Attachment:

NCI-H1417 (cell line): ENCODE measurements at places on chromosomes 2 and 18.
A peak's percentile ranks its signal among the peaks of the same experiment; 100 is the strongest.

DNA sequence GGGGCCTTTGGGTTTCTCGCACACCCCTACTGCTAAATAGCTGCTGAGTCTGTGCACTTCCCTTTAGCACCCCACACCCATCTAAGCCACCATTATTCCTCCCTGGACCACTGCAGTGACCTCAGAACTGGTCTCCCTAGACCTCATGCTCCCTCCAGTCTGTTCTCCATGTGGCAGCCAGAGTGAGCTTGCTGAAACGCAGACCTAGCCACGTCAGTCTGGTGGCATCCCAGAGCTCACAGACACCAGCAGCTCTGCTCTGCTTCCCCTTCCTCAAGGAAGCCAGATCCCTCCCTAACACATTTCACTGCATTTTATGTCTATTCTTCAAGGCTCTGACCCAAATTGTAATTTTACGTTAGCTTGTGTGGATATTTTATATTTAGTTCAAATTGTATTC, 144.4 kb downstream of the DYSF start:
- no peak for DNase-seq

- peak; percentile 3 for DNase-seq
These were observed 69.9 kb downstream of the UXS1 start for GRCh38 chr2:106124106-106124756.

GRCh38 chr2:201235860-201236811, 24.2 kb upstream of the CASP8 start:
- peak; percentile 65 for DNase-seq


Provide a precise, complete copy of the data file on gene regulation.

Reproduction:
NCI-H1417 (cell line): ENCODE measurements at places on chromosomes 2 and 18.
A peak's percentile ranks its signal among the peaks of the same experiment; 100 is the strongest.

DNA sequence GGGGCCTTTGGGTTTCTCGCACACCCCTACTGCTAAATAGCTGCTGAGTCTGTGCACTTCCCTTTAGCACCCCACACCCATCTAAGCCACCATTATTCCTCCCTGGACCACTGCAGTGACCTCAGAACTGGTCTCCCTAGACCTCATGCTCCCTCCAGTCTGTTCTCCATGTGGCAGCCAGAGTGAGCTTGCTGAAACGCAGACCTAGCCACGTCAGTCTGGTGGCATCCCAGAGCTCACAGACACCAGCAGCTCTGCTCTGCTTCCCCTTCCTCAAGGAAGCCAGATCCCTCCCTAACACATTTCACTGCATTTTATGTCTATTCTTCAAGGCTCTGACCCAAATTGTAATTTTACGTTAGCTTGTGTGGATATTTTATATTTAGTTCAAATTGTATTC, 144.4 kb downstream of the DYSF start:
- no peak for DNase-seq

- peak; percentile 3 for DNase-seq
These were observed 69.9 kb downstream of the UXS1 start for GRCh38 chr2:106124106-106124756.

GRCh38 chr2:201235860-201236811, 24.2 kb upstream of the CASP8 start:
- peak; percentile 65 for DNase-seq